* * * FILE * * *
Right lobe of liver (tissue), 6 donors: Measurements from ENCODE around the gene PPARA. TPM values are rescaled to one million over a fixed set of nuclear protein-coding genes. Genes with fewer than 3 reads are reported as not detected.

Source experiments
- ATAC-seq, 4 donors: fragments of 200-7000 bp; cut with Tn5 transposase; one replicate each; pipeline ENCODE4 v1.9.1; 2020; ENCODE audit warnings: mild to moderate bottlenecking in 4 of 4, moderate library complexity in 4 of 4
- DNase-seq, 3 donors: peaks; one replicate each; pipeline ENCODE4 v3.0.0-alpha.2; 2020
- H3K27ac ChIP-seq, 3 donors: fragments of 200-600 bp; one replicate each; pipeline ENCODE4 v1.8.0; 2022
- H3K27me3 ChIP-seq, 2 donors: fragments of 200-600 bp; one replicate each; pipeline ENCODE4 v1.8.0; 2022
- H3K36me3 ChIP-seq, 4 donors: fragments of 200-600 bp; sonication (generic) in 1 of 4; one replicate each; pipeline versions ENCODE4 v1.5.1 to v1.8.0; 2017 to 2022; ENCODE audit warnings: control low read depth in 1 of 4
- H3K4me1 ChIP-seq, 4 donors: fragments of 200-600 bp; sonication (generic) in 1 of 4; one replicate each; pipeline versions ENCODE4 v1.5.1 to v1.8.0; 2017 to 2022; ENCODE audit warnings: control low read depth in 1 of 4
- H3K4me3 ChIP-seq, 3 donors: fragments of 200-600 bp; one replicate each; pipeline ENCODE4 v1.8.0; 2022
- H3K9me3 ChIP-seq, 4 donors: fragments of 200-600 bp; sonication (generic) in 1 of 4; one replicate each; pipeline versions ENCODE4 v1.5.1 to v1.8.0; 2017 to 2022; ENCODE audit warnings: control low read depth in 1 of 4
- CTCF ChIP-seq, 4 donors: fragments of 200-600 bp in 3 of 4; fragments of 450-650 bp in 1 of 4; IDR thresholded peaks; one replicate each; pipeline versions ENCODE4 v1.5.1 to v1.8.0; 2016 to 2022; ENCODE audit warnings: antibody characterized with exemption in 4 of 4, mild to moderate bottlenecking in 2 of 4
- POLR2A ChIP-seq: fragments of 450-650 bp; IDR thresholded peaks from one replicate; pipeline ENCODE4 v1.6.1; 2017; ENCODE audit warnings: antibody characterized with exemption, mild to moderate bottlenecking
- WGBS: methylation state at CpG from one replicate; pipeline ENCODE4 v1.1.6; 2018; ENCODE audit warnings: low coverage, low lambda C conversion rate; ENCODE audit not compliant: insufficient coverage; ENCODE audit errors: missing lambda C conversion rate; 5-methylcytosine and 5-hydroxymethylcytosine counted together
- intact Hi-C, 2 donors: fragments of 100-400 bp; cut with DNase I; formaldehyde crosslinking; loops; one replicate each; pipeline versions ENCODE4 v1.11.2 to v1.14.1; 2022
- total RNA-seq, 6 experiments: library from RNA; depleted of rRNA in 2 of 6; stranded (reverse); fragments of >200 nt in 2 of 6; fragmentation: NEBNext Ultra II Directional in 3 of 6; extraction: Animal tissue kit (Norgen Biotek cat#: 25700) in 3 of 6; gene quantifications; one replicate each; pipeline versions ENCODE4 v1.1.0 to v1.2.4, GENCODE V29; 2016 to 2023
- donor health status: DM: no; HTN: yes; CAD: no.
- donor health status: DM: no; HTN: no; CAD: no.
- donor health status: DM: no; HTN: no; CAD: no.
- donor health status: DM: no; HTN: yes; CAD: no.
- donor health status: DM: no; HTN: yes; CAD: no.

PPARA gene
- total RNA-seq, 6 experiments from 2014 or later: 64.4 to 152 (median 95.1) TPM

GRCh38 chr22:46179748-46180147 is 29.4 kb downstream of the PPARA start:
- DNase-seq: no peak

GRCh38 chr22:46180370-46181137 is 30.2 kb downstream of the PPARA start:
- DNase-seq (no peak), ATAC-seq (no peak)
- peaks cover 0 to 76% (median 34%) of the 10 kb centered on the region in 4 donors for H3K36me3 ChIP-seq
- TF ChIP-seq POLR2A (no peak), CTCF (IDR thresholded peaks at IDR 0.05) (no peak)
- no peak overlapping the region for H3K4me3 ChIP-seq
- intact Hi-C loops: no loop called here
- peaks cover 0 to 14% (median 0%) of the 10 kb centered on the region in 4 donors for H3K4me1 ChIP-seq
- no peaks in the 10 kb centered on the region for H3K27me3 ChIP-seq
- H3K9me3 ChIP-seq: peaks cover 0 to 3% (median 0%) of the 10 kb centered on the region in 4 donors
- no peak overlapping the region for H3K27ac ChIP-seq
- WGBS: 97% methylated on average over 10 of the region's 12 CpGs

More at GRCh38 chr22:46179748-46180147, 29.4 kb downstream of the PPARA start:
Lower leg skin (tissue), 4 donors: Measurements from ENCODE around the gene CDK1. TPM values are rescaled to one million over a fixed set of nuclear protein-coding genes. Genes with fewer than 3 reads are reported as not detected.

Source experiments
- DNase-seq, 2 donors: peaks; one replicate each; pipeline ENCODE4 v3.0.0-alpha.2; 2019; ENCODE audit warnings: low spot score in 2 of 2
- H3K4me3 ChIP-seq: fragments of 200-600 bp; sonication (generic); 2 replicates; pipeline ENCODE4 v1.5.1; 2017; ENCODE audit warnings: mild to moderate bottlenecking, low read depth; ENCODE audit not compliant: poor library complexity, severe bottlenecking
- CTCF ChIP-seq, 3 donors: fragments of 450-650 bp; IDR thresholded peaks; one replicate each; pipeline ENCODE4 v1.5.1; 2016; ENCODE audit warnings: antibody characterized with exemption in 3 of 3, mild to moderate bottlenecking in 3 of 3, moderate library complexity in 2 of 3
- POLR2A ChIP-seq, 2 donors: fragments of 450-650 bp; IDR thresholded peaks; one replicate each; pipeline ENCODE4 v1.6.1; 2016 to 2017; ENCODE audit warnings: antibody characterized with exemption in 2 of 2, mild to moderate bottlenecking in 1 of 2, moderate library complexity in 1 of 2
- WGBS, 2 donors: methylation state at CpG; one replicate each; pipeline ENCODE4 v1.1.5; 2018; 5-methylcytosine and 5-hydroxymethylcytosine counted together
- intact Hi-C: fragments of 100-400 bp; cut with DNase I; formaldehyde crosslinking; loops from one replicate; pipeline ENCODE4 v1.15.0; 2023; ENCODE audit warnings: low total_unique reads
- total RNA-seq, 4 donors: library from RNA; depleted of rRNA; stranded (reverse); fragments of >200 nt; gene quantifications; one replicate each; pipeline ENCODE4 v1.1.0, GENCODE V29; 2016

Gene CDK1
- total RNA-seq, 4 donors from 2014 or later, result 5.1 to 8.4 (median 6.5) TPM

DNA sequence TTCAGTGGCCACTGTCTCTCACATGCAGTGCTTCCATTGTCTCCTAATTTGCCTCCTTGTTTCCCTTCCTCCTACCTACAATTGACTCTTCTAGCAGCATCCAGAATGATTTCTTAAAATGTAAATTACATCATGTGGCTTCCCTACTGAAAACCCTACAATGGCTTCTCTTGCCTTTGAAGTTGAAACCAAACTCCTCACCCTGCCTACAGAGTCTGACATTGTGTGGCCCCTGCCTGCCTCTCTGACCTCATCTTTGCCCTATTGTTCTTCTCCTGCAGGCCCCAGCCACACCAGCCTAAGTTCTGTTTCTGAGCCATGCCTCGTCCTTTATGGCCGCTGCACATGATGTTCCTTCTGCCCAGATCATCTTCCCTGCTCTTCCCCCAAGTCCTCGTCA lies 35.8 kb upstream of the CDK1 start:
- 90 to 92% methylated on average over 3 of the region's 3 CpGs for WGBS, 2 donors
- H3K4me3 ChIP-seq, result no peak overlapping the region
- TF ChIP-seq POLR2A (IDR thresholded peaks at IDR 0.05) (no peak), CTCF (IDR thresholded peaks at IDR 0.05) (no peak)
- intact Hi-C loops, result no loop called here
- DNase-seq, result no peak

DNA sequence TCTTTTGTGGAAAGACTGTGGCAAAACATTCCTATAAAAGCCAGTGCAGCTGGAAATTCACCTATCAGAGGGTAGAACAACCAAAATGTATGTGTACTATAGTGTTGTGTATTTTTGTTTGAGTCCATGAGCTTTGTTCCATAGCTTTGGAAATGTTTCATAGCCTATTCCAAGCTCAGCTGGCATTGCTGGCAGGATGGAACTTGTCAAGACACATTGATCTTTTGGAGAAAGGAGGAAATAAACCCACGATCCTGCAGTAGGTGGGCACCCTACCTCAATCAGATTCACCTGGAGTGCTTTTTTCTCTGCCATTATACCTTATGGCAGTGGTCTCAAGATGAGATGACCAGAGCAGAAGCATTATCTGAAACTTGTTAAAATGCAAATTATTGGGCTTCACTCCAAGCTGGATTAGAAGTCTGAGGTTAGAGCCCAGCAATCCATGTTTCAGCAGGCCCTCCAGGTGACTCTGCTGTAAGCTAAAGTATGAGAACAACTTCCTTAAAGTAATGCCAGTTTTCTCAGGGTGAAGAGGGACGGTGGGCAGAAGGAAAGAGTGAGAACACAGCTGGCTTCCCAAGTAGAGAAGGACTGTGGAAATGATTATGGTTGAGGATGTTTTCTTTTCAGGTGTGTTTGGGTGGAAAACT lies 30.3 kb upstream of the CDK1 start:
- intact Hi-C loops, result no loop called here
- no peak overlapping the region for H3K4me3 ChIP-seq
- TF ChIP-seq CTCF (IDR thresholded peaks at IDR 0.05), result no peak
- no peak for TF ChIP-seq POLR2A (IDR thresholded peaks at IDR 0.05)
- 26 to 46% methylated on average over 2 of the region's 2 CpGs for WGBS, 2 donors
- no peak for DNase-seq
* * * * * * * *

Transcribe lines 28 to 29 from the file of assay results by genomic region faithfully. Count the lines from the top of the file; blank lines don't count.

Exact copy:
- TF ChIP-seq POLR2A (no peak), CTCF (IDR thresholded peaks at IDR 0.05) (no peak)
- no peak overlapping the region for H3K4me3 ChIP-seq